The last time we looked at Microsoft’s Surface Book was version 2, back in January 2018. Now in version 3, the Surface Book has a very familiar design and after reviewing a bunch of thin and light ultrabooks, this is noticeably chunky in comparison.
Obviously being part of the Microsoft Surface range, it comes in the matte grey finish and of course a detachable screen (which in this model is dramatically faster than previous generations).
This is the second laptop I’ve spent time with recently that features dedicated graphics and I have to say I love the extra capabilities that gives you. While the laptop is certainly something build for productivity, it’s great to have the ability to throw a few games on there during down times.
So now, after spending a couple weeks with the Surface Book 3, it’s time to let you know if you should buy it or not.
We need to talk about those bezels
The first thing you notice about the Surface Book 3 is it’s size. The chasis is large, with a scale that domainates man other similarly sized laptops. The Surface Book 3 is also a lot thicker than most laptops, particularly in the screen. What is normally a thin sliver of glass, is actually a substantial tablet attached to the top of the laptop base. When folded with that famously unique Surfacebook hinge, the device is comparitively really thick.
When you open up the Surface Book, it has space around the keyboard and large areas to rest your palms while typing, or use the trackpage. This is also a sympom of the 13.9″ display being presented in a 3:2 aspect ratio. Personally I love this ratio, it provides a lot more vertical resolution, which is great for applications that require have a lot of toolbars and especially for apps like Adobe Premiere that eats a lot of space at the bottom of the screen with it’s timeline.
That screen is beautiful with is 3000×2000 pixels, Windows 10 will scale it to 200% by default, so you can actually read the text. The thing I don’t love about it, are the bezels. They’re massive, like a 1st-gen iPad kind of massive. Compared to other laptops out at the moment, that are all trending to barely there bezels, this is an immediate eye-sore they need to resolve with Surface Book 4, or even better yet, a mid-cycle refresh.
While we’re talking about size.. this screen is 13.5″ which sounds great, but the size and weight of this body, feels like it needs to go on a post-iso diet, when compared to something like the Huawei Matebook X Pro which actually features a 13.9″ display in a smaller body.
The keyboard is great to type on, with the matte finish on the body, following through to the key surface. The keys are backlit with 3-levels of brightness, which can be helpful at night, particularly if you’re still learning to type.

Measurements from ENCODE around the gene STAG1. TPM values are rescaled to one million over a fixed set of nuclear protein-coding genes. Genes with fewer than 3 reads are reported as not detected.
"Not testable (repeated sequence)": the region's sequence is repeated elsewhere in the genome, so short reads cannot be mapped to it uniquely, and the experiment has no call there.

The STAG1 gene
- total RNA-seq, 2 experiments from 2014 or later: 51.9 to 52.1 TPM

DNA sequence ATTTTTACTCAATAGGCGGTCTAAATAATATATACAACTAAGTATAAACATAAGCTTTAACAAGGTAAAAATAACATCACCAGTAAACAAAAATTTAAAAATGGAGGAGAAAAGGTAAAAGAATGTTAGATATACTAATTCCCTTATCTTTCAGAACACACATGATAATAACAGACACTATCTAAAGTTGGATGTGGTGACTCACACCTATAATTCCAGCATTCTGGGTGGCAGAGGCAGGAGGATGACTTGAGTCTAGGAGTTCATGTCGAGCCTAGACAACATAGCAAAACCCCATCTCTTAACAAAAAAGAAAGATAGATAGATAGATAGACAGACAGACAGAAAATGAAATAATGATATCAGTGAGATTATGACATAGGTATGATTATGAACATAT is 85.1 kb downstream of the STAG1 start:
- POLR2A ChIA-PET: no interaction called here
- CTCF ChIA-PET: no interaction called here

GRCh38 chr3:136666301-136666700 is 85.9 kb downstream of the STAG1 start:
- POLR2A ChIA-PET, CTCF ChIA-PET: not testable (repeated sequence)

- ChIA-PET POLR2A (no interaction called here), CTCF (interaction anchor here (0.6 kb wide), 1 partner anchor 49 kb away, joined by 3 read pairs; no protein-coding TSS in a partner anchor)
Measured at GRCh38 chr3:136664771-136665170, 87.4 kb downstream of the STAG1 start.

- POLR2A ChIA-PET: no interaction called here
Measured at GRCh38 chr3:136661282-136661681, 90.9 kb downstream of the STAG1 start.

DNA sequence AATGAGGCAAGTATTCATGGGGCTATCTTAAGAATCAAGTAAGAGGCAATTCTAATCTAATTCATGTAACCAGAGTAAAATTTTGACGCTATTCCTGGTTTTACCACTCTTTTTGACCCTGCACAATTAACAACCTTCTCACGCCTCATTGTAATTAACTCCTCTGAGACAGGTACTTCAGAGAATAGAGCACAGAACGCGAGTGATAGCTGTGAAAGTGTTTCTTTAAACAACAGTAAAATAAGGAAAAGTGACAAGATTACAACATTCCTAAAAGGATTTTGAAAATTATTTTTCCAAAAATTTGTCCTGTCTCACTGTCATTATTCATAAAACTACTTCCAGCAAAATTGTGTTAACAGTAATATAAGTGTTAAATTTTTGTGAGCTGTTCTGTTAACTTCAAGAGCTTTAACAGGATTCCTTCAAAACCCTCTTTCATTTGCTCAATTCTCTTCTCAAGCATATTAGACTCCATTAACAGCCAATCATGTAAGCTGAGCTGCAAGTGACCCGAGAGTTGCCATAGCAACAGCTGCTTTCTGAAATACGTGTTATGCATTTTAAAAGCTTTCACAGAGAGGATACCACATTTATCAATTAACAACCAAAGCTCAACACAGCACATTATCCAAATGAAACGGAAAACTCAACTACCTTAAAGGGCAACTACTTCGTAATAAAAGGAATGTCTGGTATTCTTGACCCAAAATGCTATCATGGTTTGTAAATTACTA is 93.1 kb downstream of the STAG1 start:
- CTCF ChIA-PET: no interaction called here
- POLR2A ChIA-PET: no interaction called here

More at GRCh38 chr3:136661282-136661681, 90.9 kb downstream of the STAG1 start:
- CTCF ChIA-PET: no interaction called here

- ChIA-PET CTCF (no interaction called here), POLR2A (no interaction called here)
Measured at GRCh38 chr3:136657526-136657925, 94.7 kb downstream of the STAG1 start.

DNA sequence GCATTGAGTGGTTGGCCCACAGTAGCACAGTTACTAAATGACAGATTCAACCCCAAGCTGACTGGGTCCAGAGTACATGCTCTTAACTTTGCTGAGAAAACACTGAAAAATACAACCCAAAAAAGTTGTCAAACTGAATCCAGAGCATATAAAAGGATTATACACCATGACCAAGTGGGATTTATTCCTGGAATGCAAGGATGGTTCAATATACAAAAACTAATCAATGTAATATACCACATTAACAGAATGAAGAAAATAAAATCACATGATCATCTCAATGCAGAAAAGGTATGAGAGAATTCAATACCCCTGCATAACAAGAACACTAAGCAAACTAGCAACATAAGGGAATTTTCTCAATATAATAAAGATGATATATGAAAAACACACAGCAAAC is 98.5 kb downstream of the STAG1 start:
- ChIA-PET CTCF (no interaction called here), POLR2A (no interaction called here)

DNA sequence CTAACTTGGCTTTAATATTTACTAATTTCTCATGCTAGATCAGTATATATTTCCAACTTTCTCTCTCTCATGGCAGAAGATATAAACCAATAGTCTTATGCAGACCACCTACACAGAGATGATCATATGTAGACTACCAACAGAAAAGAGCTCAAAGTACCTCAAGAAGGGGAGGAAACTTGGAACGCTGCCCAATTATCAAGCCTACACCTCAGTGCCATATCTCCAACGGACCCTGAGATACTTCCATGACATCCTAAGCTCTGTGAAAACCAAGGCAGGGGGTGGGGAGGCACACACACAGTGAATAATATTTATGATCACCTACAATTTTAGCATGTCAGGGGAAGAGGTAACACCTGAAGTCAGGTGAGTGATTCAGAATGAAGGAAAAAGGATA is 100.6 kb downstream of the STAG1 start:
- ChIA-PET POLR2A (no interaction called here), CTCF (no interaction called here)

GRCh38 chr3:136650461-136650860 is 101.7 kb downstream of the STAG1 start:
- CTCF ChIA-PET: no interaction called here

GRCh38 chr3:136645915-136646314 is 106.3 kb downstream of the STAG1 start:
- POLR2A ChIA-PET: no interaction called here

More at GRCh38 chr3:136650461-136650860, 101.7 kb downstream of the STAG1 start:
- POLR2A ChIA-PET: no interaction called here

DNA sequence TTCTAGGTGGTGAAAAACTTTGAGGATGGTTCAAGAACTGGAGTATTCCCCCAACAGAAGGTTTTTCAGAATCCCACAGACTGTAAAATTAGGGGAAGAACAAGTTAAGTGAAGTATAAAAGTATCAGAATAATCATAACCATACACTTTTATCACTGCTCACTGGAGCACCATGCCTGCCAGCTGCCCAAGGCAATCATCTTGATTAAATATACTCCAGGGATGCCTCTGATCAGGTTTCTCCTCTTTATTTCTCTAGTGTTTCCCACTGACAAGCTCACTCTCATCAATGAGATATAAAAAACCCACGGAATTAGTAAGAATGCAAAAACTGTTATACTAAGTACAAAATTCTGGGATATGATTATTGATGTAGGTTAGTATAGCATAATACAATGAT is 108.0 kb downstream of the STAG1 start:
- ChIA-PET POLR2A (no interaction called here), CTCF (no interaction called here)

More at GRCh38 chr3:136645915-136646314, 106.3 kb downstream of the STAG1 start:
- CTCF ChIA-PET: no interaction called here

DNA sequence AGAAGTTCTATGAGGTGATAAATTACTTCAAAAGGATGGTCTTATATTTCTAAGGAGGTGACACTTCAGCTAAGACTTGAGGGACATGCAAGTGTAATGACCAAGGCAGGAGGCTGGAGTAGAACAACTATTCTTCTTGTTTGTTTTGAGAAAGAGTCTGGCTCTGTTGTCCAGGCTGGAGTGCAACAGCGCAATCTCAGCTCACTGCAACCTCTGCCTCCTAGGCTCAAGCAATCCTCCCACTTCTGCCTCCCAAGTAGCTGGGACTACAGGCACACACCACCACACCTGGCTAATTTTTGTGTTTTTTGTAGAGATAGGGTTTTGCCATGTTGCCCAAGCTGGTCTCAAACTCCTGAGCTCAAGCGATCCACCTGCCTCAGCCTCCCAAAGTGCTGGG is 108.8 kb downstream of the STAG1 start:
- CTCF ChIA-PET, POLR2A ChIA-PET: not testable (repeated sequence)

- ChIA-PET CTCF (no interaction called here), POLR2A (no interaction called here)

Now to that hinge. The Surface Book hinge looks exactly the same as last generation and Microsoft still haven’t been able to get it completely flat when folded. While this presents a unique look to the device, it leaves an opportunity for something in your bag to get between the keyboard and the display and potentially scratch it. I always use the dedicated laptop sleeve in my backpack and nothing else goes in there, but I know plenty of others who are a lot more cavalier about transporting their devices.
How does it perform ?
In terms of the performance, there’s a number of models of the Surface Book 3, which we cover in the price and availability section. Our review model came with an Intel Core i7 CPU (1065G7), with 32GB of RAM, that’s double what most of the premium laptops are shipping with this year. That makes this thing, understandably fast, but for the price, it’d want to be.
Running through our normal benchmark – PCMark10, we get a score of 3,822 which places in better a little below a gaming laptop with a score of 4,515. Now here’s the fun part. If you update the drivers (yes that means GeForce Experience), and then re-run the benchmark using the GPU instead of just Intel’s on-board graphics, you score of 5,279. This really demonstrates the difference between a device with and without dedicated graphics.
When you have a device like the Surface Book 3, some of the additional weight and size could potentially be justified by the extra performance. As we know Microsoft devices have had issues with heat in the past (looking at your Xbox 360) so having a larger chassis allows for better distribution of heat.
While most laptops hide a series of air vents out the back of the laptop, underneath and basically every surface possible, the Surface Book has just a single vent in the body, located above the keyboard and at the start of the hinge. The tablet on top (or display), has a thin vent around almost the entire thing, allowing heat from the internal components to cool, if you use the tabel in isolation.
When on the base, you get access to the GPU and I’m glad to report, this thing is incredibly quiet. Even under performance loads like video rendering or even gaming, you don’t hear the fans spin up to an excessive noise level, telling me Microsoft has done a great job on the cooling here.
The I mentioned the GPU is in the base and that’s important to know as you’re not only losing one of the batteries, but also some of the graphics performance in tablet mode. The main guts of the device is in the display, so when you pop it off and use it as a tablet, it works (albeit with Intel’s on-board Iris Graphics). When the screen is attached, the device actually feels well balanced, not top-heavy like it easily could have been.
The GPU is a GeForce GTX 1650 which will happy help accelerate most of your mid-level performance tasks. Of course you could find an outrageous gaming laptop with better performance, but good luck turning up to a business meeting and being taken serious. If you can muscle the 15″ body around, you could get the GTX 1660 Ti graphics. This has enough performance to power dual-4K displays.
Stand out features of this display.
Surprisingly for a device of this price point, there’s actually not that many noteworthy features. The Surface Book is much more about straight up performance, that showing off with bells and whistles.